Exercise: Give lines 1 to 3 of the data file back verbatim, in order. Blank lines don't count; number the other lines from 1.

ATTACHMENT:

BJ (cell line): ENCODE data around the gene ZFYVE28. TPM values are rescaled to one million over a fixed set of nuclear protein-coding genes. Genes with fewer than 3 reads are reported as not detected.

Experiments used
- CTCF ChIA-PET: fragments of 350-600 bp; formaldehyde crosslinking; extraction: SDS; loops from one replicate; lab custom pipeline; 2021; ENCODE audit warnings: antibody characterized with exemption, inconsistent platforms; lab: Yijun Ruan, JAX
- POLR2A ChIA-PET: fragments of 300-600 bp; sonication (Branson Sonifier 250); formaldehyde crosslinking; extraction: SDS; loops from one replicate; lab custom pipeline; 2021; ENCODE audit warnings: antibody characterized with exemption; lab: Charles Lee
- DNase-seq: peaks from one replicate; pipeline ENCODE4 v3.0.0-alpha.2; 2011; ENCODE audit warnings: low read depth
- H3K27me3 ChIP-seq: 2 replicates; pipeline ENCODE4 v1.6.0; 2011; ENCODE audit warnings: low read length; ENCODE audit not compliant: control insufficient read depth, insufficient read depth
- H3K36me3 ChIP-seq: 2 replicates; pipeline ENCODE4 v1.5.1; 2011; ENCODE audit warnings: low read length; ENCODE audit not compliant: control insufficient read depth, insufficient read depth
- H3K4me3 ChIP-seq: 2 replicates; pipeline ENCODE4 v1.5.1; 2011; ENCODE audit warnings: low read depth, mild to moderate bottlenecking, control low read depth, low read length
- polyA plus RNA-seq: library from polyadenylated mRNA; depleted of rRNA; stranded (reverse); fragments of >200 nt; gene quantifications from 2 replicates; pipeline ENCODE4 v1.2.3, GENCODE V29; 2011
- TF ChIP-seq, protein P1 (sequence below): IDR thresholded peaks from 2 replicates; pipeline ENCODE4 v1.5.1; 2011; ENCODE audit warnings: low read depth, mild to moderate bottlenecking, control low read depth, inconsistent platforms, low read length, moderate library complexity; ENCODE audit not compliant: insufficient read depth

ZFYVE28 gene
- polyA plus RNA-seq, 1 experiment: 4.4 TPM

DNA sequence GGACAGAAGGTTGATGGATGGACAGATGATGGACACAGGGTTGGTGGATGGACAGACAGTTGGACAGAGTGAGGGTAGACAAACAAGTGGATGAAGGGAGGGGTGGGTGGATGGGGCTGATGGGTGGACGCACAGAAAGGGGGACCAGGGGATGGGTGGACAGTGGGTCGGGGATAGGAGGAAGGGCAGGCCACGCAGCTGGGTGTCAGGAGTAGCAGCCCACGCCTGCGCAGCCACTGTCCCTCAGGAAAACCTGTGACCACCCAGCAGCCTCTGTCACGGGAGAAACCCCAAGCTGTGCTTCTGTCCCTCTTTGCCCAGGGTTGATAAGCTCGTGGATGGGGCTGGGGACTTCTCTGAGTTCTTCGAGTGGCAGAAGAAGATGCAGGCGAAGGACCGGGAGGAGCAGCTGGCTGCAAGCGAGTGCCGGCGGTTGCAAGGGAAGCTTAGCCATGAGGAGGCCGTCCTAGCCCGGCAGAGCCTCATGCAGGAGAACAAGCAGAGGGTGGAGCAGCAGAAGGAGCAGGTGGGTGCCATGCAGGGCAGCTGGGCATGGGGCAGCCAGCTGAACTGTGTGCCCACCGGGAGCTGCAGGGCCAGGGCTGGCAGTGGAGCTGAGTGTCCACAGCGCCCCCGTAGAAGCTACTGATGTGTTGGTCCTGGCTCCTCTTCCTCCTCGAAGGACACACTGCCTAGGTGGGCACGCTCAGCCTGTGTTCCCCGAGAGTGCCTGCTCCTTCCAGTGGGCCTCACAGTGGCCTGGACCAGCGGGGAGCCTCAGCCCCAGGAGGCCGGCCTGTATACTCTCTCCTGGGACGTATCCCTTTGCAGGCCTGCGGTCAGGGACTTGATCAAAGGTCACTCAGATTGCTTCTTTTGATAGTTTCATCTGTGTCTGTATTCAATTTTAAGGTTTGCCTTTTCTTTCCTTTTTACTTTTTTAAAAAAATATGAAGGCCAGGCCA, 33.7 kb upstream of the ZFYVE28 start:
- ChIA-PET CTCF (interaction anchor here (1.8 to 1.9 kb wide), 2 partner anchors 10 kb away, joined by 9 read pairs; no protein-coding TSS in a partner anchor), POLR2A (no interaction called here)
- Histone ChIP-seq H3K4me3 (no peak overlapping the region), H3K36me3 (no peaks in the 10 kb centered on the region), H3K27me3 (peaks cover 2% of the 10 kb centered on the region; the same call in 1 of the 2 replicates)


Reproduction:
BJ (cell line): ENCODE data around the gene ZFYVE28. TPM values are rescaled to one million over a fixed set of nuclear protein-coding genes. Genes with fewer than 3 reads are reported as not detected.

Experiments used
- CTCF ChIA-PET: fragments of 350-600 bp; formaldehyde crosslinking; extraction: SDS; loops from one replicate; lab custom pipeline; 2021; ENCODE audit warnings: antibody characterized with exemption, inconsistent platforms; lab: Yijun Ruan, JAX